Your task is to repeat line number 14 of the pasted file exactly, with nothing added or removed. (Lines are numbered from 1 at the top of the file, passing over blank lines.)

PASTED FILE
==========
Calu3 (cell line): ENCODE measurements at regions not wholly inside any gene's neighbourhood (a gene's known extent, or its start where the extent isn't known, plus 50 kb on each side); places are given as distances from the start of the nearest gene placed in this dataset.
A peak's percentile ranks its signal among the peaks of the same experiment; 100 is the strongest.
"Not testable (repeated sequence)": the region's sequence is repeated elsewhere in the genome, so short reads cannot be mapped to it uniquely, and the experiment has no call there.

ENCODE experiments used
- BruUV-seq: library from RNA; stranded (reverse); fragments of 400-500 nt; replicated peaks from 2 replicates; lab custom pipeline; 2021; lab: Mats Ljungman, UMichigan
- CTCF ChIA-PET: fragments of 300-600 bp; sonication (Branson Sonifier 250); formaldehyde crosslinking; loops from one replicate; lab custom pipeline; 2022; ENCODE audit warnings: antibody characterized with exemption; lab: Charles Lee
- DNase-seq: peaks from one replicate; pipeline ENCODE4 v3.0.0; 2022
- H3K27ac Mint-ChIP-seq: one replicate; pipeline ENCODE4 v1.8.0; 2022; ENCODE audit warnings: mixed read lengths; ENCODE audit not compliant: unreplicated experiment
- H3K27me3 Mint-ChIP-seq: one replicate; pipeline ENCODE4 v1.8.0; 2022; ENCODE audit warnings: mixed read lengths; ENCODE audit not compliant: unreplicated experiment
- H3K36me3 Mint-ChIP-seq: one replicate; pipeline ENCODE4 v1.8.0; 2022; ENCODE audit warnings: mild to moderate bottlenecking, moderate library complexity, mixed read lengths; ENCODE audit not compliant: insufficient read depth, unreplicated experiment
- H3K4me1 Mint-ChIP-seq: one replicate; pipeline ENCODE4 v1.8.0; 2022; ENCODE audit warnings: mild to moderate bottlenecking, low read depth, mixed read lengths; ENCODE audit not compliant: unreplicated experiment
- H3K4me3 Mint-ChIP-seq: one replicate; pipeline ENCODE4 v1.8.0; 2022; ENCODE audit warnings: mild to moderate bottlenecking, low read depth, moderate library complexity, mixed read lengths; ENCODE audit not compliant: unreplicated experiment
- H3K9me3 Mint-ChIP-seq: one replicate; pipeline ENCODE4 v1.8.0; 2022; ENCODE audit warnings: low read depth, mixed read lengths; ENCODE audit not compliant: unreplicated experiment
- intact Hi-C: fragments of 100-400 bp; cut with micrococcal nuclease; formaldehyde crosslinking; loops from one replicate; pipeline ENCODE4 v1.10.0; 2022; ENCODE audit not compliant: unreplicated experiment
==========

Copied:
- intact Hi-C: fragments of 100-400 bp; cut with micrococcal nuclease; formaldehyde crosslinking; loops from one replicate; pipeline ENCODE4 v1.10.0; 2022; ENCODE audit not compliant: unreplicated experiment